Even with a perfect cybersecurity strategy and implementation, including performing all required steps to be HIPAA compliant, your medical practice could still be hacked by cybercriminals.
Doctor’s offices and other businesses who collect private customer information (payment information, addresses, personal health details, and more) to deliver services are regularly targeted by cybercriminals.
In the third quarter of 2018, the Protenus Breach Barometer reported 117 health data breaches with 4.4 million patient records compromised.
It’s important to note that doctors and other healthcare providers aren’t the only businesses that need to comply with HIPAA regulations. Other businesses that work with protected health information (PHI) must also comply with HIPAA privacy requirements. These include businesses such as billing companies, lawyers, and financial consultation services to mention a few. Such companies are usually contracted by covered entities and are known as business associates.
A critical and often overlooked aspect of a cybersecurity strategy is knowing what to do if you do experience a data breach and, secondly, what you can do to regain the trust of your patients. It is best to be prepared and have a strategy for how you will address the incident. An incident response plan provides the steps a business will take if a hacker successfully penetrates their defense, resulting in a medical records breach.
Beyond the legally required steps that covered entities must take, taking the necessary steps to rebuild trust with customers is an equally important component of recovering from a data breach.
Trust: A Key Component for Any Successful Business
People do business with companies they trust. A successful data breach of PHI can cause patients to lose trust in your practice. Once trust is lost, customers often will take their business elsewhere.
A survey by SAP found that “abuse of customer data could cause 80% of consumers to abandon your brand.”
A HIPAA data security breach is a serious matter than can seriously impact any covered entity’s bottom line and longevity.
Report the Breach to Authorities and Explain What Happened to Your Patients
For any covered entity this step is mandatory because it is legally required. For an overview of notification procedures, read How do I report an unsecured Protected Health Information (PHI) Breach?
Any company that experiences a security breach should explain to their customers what happened. This is near-universal advice given for how to handle a breach. Covered entities need to contact affected individuals via First Class Mail or email (if they have permission).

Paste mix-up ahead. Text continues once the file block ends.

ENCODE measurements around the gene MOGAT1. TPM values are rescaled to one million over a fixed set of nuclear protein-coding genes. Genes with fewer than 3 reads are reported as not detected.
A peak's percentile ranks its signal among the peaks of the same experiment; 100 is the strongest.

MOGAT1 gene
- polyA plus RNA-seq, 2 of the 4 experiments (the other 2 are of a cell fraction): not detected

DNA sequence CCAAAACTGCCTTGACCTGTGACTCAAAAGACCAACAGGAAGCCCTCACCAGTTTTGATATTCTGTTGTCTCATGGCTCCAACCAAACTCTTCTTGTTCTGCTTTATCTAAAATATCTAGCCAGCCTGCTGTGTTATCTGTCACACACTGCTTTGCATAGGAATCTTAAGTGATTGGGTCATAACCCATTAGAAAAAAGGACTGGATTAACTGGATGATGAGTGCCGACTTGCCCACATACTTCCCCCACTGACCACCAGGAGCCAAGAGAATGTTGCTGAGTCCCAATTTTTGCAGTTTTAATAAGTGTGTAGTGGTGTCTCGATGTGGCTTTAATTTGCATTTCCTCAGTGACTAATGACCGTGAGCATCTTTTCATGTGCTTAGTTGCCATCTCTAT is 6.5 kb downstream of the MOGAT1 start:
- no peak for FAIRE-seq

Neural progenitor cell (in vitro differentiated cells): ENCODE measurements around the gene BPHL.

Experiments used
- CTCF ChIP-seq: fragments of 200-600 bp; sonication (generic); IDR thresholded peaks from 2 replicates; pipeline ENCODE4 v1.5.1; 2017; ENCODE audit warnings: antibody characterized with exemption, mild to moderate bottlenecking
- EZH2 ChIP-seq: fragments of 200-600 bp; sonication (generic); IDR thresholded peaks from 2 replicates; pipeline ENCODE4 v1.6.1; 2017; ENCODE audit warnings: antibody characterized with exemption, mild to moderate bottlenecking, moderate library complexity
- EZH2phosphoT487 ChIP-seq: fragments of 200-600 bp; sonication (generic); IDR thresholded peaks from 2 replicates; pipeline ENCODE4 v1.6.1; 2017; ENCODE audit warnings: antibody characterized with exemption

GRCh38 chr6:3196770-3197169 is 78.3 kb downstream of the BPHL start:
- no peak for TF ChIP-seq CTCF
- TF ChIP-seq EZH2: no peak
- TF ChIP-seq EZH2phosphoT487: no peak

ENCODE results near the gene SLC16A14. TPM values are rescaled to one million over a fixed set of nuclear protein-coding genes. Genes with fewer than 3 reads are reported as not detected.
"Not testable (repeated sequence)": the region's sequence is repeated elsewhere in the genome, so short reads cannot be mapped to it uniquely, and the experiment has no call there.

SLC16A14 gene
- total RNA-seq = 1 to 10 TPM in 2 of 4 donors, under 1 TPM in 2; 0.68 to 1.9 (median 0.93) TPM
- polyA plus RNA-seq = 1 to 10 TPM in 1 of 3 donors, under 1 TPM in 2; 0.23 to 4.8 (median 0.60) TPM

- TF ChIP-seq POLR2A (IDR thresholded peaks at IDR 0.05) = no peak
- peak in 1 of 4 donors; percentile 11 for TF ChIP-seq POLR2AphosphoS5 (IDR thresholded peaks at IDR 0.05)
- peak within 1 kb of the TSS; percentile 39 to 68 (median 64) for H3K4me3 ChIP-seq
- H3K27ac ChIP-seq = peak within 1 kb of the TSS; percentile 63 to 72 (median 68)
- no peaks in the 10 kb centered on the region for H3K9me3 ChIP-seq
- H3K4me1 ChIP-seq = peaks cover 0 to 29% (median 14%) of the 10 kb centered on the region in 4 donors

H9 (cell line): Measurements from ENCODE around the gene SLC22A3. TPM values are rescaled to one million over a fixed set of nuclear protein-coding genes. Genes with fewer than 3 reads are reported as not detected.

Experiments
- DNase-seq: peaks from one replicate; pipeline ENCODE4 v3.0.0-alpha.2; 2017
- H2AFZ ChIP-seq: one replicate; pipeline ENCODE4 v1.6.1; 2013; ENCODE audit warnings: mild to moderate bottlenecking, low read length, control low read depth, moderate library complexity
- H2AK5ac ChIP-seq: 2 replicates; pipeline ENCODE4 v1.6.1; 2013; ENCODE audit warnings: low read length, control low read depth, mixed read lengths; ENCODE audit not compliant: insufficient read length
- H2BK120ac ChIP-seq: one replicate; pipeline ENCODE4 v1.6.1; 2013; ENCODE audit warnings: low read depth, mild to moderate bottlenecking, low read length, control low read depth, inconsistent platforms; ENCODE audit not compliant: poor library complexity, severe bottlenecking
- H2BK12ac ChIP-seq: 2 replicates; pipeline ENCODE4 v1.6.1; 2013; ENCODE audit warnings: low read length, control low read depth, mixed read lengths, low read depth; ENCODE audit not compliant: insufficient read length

Email is faster and will give affected individuals a better chance to protect themselves from identity theft and other financial harm in a timely manner.
Beyond simply alerting individuals, explaining what happened helps to rebuild trust. Research indicates that honesty and openness is good business. In a study on brand recalls and the effect on customer loyalty by The Relational Capital Group, a link between honesty and continued loyalty was evidenced in two noteworthy findings:
- 91% of consumers agreed that companies make mistakes that lead to product recalls.
- 87% agreed with the statement that they are “more likely to purchase and remain loyal to a company or brand that handles a product recall honorably and responsibly, even though they clearly made mistakes that led to a safety or quality problem.
Have Your Facts Correct
While it is important to contact your patients quickly, a mistake many companies make is to respond too quickly. Move quickly, but thoroughly to investigate the facts of the matter so that you do not over or under-report the number of affected individuals or other details.
Communicate in Plain Language
The healthcare industry uses a lot of jargon and acronyms. Minimize jargon when explaining the data breach to your patients. All communications must be simple, clear, and concise.
Your patients have had their personal information stolen. Now is not the time to use language to “obfuscate” (or in other words, “hide”) what happened and what they should do next.
Healthcare communication often lacks personality and is clinical. When delivering post-op instructions to a patient, it is important to impart the information in a direct, non-emotional manner.
In a data breach, that is typically not the right approach. Tailor your message for your audience and be sympathetic to the additional aggravation the breach of their personal data has caused in their lives.
Share Security Tips and Advice
For covered entities, this is required. For any other business, it is good advice. In your notification to affected individuals, include suggested steps to help them secure their information, such as paying extra attention to fraudulent charges on credit cards, changing passwords, etc.
Get Your Employees Involved
Providing thorough, ongoing information security training for employees is essential. Not all PHI breaches are via cybercriminal hacking attacks. Human error and carelessness can also result in costly HIPAA violations.
Cybersecurity should be an evolving program, requiring continuous tweaking and updating which includes regularly reminding employees of how important a security culture is and training them on the correct procedures.
Medical Record Data Breaches: A Matter of When, Not If
Many companies and cybersecurity professionals believe that hacks are inevitable. Whether because of ingenious hackers, employee errors, a missed patch, or any of a multitude of other reasons, a PHI data breach could happen to you.
Creating a cybersecurity plan in accordance with HIPAA compliance regulations will keep your office as secure as possible. Following the steps and suggested tips in this post will help you keep or regain your patients’ trust if your network is hacked and a PHI breach occurs.
Not sure where to start? We can help. Contact us with any HIPAA compliance questions.